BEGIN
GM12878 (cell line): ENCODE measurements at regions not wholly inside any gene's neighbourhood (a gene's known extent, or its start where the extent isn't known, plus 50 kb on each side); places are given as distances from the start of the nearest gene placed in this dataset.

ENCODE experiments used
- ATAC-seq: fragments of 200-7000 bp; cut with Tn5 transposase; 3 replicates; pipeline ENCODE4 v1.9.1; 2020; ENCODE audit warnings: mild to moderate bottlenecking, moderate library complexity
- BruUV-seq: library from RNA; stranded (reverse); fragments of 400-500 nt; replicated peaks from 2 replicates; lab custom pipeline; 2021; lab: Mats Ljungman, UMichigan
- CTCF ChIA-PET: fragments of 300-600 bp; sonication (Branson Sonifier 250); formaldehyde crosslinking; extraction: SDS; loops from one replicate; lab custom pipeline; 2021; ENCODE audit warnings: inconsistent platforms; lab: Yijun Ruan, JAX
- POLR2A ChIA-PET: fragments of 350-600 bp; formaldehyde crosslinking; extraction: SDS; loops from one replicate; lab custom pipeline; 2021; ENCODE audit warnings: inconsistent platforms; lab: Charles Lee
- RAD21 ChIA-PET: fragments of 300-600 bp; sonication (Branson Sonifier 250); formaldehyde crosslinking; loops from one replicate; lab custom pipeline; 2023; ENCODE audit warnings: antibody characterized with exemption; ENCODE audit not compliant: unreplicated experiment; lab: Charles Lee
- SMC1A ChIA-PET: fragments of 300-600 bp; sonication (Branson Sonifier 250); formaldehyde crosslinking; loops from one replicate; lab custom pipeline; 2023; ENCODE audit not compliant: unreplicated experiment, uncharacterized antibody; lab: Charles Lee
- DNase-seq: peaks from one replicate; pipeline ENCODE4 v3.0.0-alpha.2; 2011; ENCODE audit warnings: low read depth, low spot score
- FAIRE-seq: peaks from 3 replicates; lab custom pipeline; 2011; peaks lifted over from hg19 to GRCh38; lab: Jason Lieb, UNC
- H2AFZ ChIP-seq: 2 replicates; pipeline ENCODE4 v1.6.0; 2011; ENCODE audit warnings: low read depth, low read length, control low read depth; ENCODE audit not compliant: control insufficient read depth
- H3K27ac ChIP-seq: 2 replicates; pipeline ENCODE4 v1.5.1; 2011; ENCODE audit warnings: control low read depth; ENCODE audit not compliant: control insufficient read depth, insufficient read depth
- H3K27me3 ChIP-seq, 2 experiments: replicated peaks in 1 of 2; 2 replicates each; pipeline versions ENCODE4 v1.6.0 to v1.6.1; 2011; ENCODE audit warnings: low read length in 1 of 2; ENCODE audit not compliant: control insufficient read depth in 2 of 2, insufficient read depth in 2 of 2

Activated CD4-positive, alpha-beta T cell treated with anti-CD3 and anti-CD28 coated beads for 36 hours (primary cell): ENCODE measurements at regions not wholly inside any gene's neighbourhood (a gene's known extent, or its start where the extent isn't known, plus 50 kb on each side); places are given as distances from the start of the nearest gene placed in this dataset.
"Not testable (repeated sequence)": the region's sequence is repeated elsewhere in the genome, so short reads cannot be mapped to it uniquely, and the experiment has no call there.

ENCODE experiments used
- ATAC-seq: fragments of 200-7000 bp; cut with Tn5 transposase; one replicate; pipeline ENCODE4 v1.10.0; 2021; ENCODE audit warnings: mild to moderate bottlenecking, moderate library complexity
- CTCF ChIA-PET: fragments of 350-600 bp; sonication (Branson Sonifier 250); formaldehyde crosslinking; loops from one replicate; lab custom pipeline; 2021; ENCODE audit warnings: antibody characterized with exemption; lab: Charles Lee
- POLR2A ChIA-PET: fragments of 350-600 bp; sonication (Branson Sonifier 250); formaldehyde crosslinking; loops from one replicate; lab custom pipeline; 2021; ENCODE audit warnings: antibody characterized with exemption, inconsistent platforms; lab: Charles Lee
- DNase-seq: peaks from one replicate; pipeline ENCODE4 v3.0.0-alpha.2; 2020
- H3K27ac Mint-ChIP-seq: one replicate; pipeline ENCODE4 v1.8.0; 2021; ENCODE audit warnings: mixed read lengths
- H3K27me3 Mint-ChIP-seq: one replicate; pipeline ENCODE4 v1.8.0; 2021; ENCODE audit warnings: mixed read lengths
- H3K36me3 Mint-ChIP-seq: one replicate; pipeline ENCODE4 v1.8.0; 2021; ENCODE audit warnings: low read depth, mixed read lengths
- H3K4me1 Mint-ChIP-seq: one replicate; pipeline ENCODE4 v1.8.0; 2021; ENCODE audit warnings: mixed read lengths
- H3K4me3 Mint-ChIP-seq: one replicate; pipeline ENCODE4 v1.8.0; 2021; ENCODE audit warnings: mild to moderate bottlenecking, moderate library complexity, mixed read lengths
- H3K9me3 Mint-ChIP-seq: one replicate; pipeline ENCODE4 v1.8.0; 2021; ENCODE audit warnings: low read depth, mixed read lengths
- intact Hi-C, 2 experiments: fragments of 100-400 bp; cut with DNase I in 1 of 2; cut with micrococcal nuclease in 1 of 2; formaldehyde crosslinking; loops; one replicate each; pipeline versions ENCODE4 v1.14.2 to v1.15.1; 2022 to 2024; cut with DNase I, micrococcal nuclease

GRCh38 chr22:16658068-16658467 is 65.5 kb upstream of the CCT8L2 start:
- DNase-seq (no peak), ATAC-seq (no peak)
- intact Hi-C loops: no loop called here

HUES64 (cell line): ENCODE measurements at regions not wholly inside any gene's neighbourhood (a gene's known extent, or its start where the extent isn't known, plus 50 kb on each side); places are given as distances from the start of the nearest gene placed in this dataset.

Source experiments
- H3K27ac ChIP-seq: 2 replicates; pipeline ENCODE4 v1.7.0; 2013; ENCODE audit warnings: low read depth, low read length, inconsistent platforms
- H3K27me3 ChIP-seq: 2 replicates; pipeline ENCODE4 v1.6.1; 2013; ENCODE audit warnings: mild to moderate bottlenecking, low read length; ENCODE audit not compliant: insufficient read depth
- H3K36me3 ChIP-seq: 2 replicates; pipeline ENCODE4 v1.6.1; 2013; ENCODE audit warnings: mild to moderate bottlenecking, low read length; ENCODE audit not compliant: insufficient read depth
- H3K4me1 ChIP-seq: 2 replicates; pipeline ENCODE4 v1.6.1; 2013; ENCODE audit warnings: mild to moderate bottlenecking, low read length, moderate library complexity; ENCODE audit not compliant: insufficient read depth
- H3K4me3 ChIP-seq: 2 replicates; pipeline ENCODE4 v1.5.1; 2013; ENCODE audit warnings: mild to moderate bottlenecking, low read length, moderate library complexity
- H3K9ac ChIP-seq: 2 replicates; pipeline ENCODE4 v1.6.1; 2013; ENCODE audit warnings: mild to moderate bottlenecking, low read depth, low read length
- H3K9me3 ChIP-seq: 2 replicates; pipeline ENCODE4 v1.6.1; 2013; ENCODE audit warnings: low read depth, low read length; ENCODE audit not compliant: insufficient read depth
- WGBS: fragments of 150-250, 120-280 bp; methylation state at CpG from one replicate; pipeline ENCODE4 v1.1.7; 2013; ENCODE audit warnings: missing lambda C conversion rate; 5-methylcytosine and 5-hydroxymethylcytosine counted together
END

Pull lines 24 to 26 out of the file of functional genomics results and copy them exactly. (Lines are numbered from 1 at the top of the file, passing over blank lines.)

- H3K4me1 Mint-ChIP-seq: one replicate; pipeline ENCODE4 v1.8.0; 2021; ENCODE audit warnings: mixed read lengths
- H3K4me3 Mint-ChIP-seq: one replicate; pipeline ENCODE4 v1.8.0; 2021; ENCODE audit warnings: mild to moderate bottlenecking, moderate library complexity, mixed read lengths
- H3K9me3 Mint-ChIP-seq: one replicate; pipeline ENCODE4 v1.8.0; 2021; ENCODE audit warnings: low read depth, mixed read lengths